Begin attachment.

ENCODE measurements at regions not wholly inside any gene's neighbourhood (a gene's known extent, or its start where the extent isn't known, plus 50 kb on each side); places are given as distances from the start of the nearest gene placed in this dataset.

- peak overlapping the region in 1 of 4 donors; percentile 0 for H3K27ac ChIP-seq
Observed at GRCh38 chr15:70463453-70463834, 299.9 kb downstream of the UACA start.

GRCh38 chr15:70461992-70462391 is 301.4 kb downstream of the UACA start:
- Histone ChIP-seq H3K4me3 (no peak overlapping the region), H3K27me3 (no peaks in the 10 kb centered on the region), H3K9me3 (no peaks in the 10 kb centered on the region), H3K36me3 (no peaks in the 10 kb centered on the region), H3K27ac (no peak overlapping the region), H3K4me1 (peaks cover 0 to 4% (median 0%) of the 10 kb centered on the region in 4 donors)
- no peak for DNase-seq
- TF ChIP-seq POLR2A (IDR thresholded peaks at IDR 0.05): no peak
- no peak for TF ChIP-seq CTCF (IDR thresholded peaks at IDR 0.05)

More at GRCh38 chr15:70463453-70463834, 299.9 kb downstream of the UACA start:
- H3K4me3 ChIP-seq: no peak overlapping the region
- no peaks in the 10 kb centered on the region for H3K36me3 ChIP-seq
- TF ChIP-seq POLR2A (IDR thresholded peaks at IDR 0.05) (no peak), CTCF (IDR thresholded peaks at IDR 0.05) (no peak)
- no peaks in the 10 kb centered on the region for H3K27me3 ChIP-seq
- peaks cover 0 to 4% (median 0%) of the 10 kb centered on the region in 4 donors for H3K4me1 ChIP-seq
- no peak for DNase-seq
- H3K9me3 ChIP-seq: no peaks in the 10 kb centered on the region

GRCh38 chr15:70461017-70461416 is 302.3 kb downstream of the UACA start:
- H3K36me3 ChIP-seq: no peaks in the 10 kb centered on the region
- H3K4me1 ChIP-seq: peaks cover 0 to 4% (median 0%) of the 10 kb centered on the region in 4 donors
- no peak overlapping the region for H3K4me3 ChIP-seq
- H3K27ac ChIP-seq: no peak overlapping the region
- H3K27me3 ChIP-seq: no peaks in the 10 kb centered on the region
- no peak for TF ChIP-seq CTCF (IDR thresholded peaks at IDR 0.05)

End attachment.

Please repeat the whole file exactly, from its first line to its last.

ENCODE measurements at regions not wholly inside any gene's neighbourhood (a gene's known extent, or its start where the extent isn't known, plus 50 kb on each side); places are given as distances from the start of the nearest gene placed in this dataset.

- peak overlapping the region in 1 of 4 donors; percentile 0 for H3K27ac ChIP-seq
Observed at GRCh38 chr15:70463453-70463834, 299.9 kb downstream of the UACA start.

GRCh38 chr15:70461992-70462391 is 301.4 kb downstream of the UACA start:
- Histone ChIP-seq H3K4me3 (no peak overlapping the region), H3K27me3 (no peaks in the 10 kb centered on the region), H3K9me3 (no peaks in the 10 kb centered on the region), H3K36me3 (no peaks in the 10 kb centered on the region), H3K27ac (no peak overlapping the region), H3K4me1 (peaks cover 0 to 4% (median 0%) of the 10 kb centered on the region in 4 donors)
- no peak for DNase-seq
- TF ChIP-seq POLR2A (IDR thresholded peaks at IDR 0.05): no peak
- no peak for TF ChIP-seq CTCF (IDR thresholded peaks at IDR 0.05)

More at GRCh38 chr15:70463453-70463834, 299.9 kb downstream of the UACA start:
- H3K4me3 ChIP-seq: no peak overlapping the region
- no peaks in the 10 kb centered on the region for H3K36me3 ChIP-seq
- TF ChIP-seq POLR2A (IDR thresholded peaks at IDR 0.05) (no peak), CTCF (IDR thresholded peaks at IDR 0.05) (no peak)
- no peaks in the 10 kb centered on the region for H3K27me3 ChIP-seq
- peaks cover 0 to 4% (median 0%) of the 10 kb centered on the region in 4 donors for H3K4me1 ChIP-seq
- no peak for DNase-seq
- H3K9me3 ChIP-seq: no peaks in the 10 kb centered on the region

GRCh38 chr15:70461017-70461416 is 302.3 kb downstream of the UACA start:
- H3K36me3 ChIP-seq: no peaks in the 10 kb centered on the region
- H3K4me1 ChIP-seq: peaks cover 0 to 4% (median 0%) of the 10 kb centered on the region in 4 donors
- no peak overlapping the region for H3K4me3 ChIP-seq
- H3K27ac ChIP-seq: no peak overlapping the region
- H3K27me3 ChIP-seq: no peaks in the 10 kb centered on the region
- no peak for TF ChIP-seq CTCF (IDR thresholded peaks at IDR 0.05)